Biology

Meaningful Support for Teachers: Specific Ways to Encourage Game-Based Learning in the Classroom

Day: 
Tues

Panelists from three projects share lessons learned in guiding game use in classroom learning, highlighting specific examples of effective resources.

Date/Time: 
9:45 am to 11:45 am
2014 Session Types: 
Collaborative Panel Session
Session Materials: 

The three panelists in this session are in the last one or two years of their game-based learning projects, and all have done extensive work in supporting use of their games in classroom learning. As their work has progressed, each has discovered valuable ways to support teachers as well as encountered surprises in what teachers wanted (and didn’t want), and now recognize things they wished they had learned in the beginning of their projects. Session participants leave with recommendations they can use in their current projects, including:

Why Formative Assessment?

Author/Presenter: 
Kathy Paget
Year: 
2013
Short Description: 

In this short text, the power of formative assessment as a teaching tool is detailed, and examples of opportunities for formative assessment within Foundation Science Biology proposed, for Learning Experiences (LE) 2, 3 and 4.

Content Sequencing in Foundation Science

Author/Presenter: 
eTG Project Team
Year: 
2013
Short Description:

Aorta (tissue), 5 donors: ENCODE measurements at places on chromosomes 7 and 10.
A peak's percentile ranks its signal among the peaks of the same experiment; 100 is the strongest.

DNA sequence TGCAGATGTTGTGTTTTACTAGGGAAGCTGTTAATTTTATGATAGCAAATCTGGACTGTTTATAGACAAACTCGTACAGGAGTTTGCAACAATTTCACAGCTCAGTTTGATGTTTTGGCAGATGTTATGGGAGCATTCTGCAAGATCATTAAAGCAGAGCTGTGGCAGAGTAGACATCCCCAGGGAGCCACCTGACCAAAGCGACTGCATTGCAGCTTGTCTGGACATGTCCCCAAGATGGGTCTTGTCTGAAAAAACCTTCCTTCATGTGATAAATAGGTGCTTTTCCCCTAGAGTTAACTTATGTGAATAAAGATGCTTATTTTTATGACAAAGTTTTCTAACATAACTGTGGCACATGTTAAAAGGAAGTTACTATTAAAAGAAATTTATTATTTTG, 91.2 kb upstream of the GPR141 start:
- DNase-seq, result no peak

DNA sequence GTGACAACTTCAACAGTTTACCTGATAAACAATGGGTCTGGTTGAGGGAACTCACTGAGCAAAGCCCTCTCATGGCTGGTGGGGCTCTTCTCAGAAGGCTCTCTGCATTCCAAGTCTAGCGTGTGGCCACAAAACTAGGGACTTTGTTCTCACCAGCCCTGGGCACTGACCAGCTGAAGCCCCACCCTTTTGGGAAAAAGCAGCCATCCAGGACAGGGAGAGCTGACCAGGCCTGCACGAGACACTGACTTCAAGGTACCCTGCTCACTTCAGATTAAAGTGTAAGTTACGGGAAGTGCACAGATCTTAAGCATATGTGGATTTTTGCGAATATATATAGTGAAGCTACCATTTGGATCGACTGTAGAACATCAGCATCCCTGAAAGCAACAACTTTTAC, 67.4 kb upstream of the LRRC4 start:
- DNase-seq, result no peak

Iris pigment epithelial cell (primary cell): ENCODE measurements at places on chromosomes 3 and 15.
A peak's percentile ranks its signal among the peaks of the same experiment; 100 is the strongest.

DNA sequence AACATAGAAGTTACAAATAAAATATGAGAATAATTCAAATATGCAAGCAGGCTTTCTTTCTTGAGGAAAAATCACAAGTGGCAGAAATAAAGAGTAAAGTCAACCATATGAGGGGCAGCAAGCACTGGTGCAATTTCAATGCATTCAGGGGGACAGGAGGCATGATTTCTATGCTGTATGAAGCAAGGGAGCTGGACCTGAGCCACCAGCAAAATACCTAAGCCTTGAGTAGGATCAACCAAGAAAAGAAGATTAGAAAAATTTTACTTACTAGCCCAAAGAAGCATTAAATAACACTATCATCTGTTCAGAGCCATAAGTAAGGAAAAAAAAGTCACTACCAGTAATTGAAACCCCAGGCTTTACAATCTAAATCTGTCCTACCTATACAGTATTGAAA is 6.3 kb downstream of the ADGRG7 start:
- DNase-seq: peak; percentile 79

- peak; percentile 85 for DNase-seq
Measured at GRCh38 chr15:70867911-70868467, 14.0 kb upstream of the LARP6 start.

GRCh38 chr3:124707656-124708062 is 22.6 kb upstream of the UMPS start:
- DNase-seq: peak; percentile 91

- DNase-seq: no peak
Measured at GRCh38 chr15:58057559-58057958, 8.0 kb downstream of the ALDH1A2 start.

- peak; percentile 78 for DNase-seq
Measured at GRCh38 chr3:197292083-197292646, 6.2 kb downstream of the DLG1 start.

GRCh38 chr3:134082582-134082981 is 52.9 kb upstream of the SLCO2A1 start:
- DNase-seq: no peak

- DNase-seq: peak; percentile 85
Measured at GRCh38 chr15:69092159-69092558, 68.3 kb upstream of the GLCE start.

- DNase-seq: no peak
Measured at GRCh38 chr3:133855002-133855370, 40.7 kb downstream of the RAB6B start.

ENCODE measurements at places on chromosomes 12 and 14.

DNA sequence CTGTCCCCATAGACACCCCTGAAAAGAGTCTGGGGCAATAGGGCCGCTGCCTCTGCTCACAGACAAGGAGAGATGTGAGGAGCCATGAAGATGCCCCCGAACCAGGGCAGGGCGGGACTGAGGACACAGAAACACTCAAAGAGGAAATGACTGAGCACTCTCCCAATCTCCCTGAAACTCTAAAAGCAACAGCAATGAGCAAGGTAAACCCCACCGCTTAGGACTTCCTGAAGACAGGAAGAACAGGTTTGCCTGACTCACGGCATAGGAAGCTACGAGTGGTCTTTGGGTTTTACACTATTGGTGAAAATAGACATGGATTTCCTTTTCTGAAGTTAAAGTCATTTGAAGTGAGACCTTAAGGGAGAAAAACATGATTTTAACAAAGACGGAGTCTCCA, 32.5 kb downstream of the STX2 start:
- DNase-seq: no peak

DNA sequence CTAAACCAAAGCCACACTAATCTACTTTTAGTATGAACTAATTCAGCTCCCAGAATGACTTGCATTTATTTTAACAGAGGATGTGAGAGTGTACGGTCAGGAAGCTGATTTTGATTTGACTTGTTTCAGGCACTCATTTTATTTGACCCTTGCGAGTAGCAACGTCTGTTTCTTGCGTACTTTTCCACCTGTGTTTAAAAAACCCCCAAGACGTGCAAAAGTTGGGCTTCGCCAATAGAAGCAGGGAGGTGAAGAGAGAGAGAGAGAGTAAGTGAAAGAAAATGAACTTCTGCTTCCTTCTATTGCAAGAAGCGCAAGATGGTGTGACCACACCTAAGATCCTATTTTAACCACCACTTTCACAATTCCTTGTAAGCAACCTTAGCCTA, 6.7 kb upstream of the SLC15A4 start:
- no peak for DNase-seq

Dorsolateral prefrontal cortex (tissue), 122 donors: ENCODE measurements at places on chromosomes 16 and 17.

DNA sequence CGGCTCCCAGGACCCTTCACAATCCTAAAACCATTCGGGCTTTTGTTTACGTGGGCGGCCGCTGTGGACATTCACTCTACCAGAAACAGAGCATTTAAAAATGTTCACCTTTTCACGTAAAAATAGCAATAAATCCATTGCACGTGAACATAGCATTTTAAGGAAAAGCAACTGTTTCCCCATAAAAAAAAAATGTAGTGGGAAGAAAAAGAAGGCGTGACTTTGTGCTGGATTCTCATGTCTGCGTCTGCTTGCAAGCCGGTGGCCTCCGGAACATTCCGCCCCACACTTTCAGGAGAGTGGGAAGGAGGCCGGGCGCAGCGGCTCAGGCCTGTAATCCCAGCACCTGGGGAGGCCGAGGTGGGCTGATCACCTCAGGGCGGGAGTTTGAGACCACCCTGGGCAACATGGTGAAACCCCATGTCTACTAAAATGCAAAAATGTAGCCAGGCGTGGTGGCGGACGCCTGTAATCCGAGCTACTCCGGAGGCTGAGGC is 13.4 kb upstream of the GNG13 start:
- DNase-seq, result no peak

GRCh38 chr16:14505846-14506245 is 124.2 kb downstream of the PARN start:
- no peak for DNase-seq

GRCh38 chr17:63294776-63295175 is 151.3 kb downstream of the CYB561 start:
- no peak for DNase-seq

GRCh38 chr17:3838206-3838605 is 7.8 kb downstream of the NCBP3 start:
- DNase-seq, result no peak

This short text explains the reasoning for the sequencing of the content in Foundation Science: Biology. Specifically, it describes the content sequence for the full year curriculum, for the Genetics Unit, for a Learning Experience, and provides examples.

A Drake's Tale: Genetics Software Gets a Lift from Gaming

Author/Presenter: 
Frieda Reichsman
Trudi Lord
Lead Organization(s): 
Year: 
2012
Short Description: 

Many of us learned about dominant and recessive genes in a humdrum high school biology class. Some of us may still recognize the terms and symbols twenty or thirty years later—are your eyes bb or Bb? But, as it turns out, a very small number of traits in humans and other animals, plants, amoeba … you name it … involve the dominance mechanism of a single gene with just two alleles. (An allele is a variation of a gene, like the B or b in the above example.) The more biologists discover about the mechanisms of inheritance, the fewer traits we can point to that involve only one gene or can be illustrated using a simple Punnett square. In fact, biologists are compiling information about our genes at an astounding rate. As the process of sequencing DNA improves, the science of biology is dramatically changing.

A Conceptual Framework for Organizing Active Learning Experiences in Biology Instruction

Author/Presenter: 
Joel Gardner
Brian R. Belland
Lead Organization(s): 
Year: 
2012
Short Description: 

Introductory biology courses form a cornerstone of undergraduate instruction. However, the predominantly used lecture approach fails to produce higher-order biology learning. Research shows that active learning strategies can increase student learning, yet few biology instructors use all identified active learning strategies. In this paper, we present a framework to design biology instruction that incorporates all active learning strategies. We review active learning research in undergraduate biology courses, present a framework for organizing active learning strategies, and provide clear implications and future research for designing instruction in introductory undergraduate biology courses.

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